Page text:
“Technological innovations will be the heart and blood of the banking industry for many years to come and if big banks do not make the most of it, the new players from FinTech and large technology companies surely will.” - David Brear, CEO at 11:FS.
Being part of the 21st century means being a person who is constantly adapting to the new aspects of the digital world. Just like any other facet of the world, the financial services (Finserv) industry has also been impacted by the rise of the digital era. The term, ‘financial services industry’ acts as an umbrella term for all the credit and financial institutions which exist currently. The banking industry is thus, part of the Finserv industry.
Financial services companies seem to have taken this change under their belt. They’ve maximised their potential when it comes to using innovative technology to advance their products or services. The banking industry, however, seems to be a bit more reluctant to conform to this digital wave of change.
As David Brear mentions, digital banking is only 1% finished. By nature, banking had a non-virtual aura about it, which is harder to escape than other industries. Such companies quite literally, guard people’s money. It is thus expected that they’d have a bit more resistance when it comes to going digital. For, what has always been tangible and real, is now turning into virtual currencies world-over. Online banking is becoming a new phenomenon, facilitating people’s lives to the extent that depositing money by means of waiting in a queue and giving physical money to the cashier at a bank, seems to be something of the past.
Along with this advancement in the banking and financial industries, comes the evolution of the jobs related to such industries. There seems to be a commonly shared phobia that robots will steal peoples’ jobs. While it is true that Artificial Intelligence will skew the human to technology ratio, it does not unequivocally mean that humans will lose their appeal and importance. Jobs which would have previously, consumed excessive amounts of time requiring tedious and repetitive processes, are now completed in substantially lesser amounts of time because of AI, analytics and machine learning.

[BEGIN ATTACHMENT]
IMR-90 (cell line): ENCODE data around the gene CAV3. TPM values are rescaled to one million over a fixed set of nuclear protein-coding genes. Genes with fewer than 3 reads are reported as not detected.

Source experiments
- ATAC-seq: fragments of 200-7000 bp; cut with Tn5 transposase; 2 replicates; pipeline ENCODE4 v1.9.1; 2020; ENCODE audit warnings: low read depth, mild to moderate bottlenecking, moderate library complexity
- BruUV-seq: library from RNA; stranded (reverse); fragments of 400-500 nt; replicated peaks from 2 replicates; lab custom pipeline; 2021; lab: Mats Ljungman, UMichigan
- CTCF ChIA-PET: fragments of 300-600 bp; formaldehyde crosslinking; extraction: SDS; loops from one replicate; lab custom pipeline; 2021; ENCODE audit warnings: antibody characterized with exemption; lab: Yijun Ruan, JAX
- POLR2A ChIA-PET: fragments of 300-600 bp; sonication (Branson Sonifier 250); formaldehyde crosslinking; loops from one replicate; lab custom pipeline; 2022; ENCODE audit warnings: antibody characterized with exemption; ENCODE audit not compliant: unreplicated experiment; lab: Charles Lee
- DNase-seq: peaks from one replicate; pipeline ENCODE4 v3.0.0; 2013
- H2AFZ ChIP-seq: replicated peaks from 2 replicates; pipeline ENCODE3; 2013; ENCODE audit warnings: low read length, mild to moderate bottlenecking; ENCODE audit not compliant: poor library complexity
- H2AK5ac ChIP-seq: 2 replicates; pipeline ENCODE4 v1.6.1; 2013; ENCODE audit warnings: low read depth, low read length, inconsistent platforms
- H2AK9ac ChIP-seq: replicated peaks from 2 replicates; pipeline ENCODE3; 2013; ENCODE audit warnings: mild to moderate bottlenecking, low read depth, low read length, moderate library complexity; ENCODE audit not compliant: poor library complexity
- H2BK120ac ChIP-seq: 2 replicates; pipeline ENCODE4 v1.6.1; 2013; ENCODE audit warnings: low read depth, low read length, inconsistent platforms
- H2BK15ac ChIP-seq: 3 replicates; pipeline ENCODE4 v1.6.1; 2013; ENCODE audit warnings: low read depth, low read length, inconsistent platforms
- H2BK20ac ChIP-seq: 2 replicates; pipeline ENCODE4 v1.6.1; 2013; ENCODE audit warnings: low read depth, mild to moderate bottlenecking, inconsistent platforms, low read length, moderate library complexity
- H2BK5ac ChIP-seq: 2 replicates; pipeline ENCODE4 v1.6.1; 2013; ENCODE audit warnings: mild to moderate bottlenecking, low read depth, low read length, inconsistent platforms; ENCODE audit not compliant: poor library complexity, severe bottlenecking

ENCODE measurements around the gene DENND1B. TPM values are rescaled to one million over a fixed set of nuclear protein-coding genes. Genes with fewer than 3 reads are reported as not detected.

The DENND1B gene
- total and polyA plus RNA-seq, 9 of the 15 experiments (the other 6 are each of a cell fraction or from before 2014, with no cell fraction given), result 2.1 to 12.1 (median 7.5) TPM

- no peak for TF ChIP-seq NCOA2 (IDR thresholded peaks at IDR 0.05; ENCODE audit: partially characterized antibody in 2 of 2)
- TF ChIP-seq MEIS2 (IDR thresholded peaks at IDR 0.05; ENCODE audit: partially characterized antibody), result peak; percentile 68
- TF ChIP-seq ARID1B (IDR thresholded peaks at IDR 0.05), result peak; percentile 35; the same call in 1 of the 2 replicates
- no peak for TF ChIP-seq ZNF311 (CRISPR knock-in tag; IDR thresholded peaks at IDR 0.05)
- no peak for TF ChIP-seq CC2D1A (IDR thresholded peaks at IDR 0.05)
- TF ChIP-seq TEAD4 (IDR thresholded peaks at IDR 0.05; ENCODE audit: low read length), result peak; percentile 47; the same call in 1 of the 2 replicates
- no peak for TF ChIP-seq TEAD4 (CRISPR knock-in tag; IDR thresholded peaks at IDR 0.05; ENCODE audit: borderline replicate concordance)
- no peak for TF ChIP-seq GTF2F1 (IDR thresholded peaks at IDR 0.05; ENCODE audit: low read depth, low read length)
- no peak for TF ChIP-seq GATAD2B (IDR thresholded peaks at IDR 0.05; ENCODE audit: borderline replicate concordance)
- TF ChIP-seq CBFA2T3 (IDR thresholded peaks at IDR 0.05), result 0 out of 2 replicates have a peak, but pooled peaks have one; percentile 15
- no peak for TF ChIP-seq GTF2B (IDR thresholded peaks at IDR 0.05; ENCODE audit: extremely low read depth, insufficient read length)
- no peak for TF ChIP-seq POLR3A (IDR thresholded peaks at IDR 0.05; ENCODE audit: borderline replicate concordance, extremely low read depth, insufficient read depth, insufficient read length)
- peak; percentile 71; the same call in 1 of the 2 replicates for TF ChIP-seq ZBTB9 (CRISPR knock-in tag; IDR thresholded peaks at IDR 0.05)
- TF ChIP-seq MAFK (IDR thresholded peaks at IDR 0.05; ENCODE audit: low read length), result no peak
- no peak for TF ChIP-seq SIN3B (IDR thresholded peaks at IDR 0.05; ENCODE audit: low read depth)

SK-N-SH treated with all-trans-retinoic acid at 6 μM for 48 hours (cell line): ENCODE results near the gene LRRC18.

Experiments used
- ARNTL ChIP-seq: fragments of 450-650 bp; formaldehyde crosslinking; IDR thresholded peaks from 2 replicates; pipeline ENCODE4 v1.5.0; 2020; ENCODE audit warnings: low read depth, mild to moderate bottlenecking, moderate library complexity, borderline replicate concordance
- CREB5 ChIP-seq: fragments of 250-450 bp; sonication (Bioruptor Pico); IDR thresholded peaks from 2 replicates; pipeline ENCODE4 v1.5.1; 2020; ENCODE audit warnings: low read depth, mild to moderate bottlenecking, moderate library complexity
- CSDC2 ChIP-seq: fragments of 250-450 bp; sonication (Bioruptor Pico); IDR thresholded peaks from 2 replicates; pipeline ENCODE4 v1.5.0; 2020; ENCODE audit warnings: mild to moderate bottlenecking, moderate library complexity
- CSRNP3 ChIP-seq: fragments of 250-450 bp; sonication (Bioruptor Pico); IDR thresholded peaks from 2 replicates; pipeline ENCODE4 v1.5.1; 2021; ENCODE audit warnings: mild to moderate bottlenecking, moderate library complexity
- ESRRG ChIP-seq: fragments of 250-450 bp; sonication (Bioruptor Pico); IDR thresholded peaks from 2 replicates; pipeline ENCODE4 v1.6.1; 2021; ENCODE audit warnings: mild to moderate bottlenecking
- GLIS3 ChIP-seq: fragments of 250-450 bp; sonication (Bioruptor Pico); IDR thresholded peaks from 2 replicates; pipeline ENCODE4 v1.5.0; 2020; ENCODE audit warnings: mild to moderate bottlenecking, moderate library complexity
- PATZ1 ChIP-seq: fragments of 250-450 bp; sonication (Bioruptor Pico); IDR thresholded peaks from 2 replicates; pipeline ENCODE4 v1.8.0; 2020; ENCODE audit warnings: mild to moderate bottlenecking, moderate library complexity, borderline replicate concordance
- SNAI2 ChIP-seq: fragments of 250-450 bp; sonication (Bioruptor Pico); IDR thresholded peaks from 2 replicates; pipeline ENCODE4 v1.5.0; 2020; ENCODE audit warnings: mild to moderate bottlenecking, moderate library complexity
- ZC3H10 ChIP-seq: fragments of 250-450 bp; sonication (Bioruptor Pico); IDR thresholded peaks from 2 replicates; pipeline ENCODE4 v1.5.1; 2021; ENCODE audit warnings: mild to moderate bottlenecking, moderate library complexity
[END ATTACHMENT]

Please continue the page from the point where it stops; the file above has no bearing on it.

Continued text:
Over the past 20 years, several jobs within the banking industry have become obsolete or relatively sporadic in necessity. Examples of such jobs are inputters or messengers. Inputters had the sole purpose of inputting data into a system. The scenario in Malta required a double-inputting system. Once in the front facing offices (such as branches) and once again in the back-offices since each office used a different system. This whole process has now become obsolete since any relevant information is inputted directly into a system which can be accessed by any necessary bank employee. Another particular job which was rendered obsolete with the rise of the digital era was the messenger job. Messengers were people who were entrusted with delivering important documents from one branch of a bank to another because using the normal postal system would take too long. The rise of email and digital messaging has now almost completely eliminated the need for messengers.
An example from the other side of the spectrum would be any job related to cybersecurity. Such jobs simply did not exist up until 15-20 years ago. There was no need for online security, given that online activities had not yet become the norm. Nowadays, however, an ever-increasing need for cybersecurity specialists is found in almost every industry. Going digital increases risks, especially for the banking industry. Hurting the industry is no longer dependant on a bank heist. It’s now an action which can be done remotely, from anyone’s home. All it takes is someone who is tech-savvy enough to hack banks and any other financial institution world-over. Cybersecurity Specialists & Fraud Analysts are jobs which have evolved into being, over the past 15-20 years. Thus, it seems, that the gaps which were left from the digitalisation effects on the industry are somewhat closed by the need for other jobs which evolved because of this digitalisation phenomenon.
Digitalisation is change and change is uncomfortable. It is because of this that it becomes understandable that certain advancements will face certain amounts of resistance. It is however, also inevitable. It will be the way that every action related to banks and financial institutions is carried out in the future. One must begin to understand the need for it and the inevitability of it and embrace it, rather than continuing to deny its importance. Upon this understanding and acceptance, the opportunities which arise because of it, become seemingly endless.
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